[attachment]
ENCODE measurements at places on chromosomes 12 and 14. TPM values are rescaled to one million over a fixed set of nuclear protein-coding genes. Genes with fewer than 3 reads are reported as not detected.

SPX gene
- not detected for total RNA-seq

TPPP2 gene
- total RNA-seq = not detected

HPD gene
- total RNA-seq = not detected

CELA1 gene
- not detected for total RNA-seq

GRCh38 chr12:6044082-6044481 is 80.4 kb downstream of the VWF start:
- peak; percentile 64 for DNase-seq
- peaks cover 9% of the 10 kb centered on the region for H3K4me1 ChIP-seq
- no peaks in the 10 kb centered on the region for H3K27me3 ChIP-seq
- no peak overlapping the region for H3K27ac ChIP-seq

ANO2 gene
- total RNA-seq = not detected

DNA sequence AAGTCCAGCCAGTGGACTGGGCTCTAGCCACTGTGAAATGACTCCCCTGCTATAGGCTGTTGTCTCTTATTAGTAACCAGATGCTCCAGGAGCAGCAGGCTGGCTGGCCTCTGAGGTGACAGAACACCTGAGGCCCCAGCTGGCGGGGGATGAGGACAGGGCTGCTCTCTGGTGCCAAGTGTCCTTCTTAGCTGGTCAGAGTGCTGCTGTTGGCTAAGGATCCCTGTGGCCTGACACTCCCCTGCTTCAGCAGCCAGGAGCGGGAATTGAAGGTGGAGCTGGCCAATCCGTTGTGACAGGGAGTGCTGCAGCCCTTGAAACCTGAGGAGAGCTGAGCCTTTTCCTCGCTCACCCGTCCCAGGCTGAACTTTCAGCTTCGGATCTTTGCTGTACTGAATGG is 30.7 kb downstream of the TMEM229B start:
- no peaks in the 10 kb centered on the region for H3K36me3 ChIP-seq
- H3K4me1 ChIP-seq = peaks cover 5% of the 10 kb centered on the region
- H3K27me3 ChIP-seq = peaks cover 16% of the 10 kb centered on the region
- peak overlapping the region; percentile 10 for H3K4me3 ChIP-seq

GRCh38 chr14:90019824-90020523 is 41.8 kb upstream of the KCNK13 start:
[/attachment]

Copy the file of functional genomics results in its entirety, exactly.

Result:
ENCODE measurements at places on chromosomes 12 and 14. TPM values are rescaled to one million over a fixed set of nuclear protein-coding genes. Genes with fewer than 3 reads are reported as not detected.

SPX gene
- not detected for total RNA-seq

TPPP2 gene
- total RNA-seq = not detected

HPD gene
- total RNA-seq = not detected

CELA1 gene
- not detected for total RNA-seq

GRCh38 chr12:6044082-6044481 is 80.4 kb downstream of the VWF start:
- peak; percentile 64 for DNase-seq
- peaks cover 9% of the 10 kb centered on the region for H3K4me1 ChIP-seq
- no peaks in the 10 kb centered on the region for H3K27me3 ChIP-seq
- no peak overlapping the region for H3K27ac ChIP-seq

ANO2 gene
- total RNA-seq = not detected

DNA sequence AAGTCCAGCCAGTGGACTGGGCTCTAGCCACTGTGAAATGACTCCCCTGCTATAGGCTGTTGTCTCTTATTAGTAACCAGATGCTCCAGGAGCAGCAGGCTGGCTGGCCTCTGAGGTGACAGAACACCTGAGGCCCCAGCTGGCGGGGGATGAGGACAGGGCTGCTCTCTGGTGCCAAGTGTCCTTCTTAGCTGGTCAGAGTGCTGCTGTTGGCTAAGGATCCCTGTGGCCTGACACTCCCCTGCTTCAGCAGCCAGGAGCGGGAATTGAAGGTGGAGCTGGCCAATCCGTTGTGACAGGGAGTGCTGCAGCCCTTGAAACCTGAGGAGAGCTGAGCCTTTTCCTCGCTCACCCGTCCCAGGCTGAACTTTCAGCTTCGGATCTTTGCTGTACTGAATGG is 30.7 kb downstream of the TMEM229B start:
- no peaks in the 10 kb centered on the region for H3K36me3 ChIP-seq
- H3K4me1 ChIP-seq = peaks cover 5% of the 10 kb centered on the region
- H3K27me3 ChIP-seq = peaks cover 16% of the 10 kb centered on the region
- peak overlapping the region; percentile 10 for H3K4me3 ChIP-seq

GRCh38 chr14:90019824-90020523 is 41.8 kb upstream of the KCNK13 start: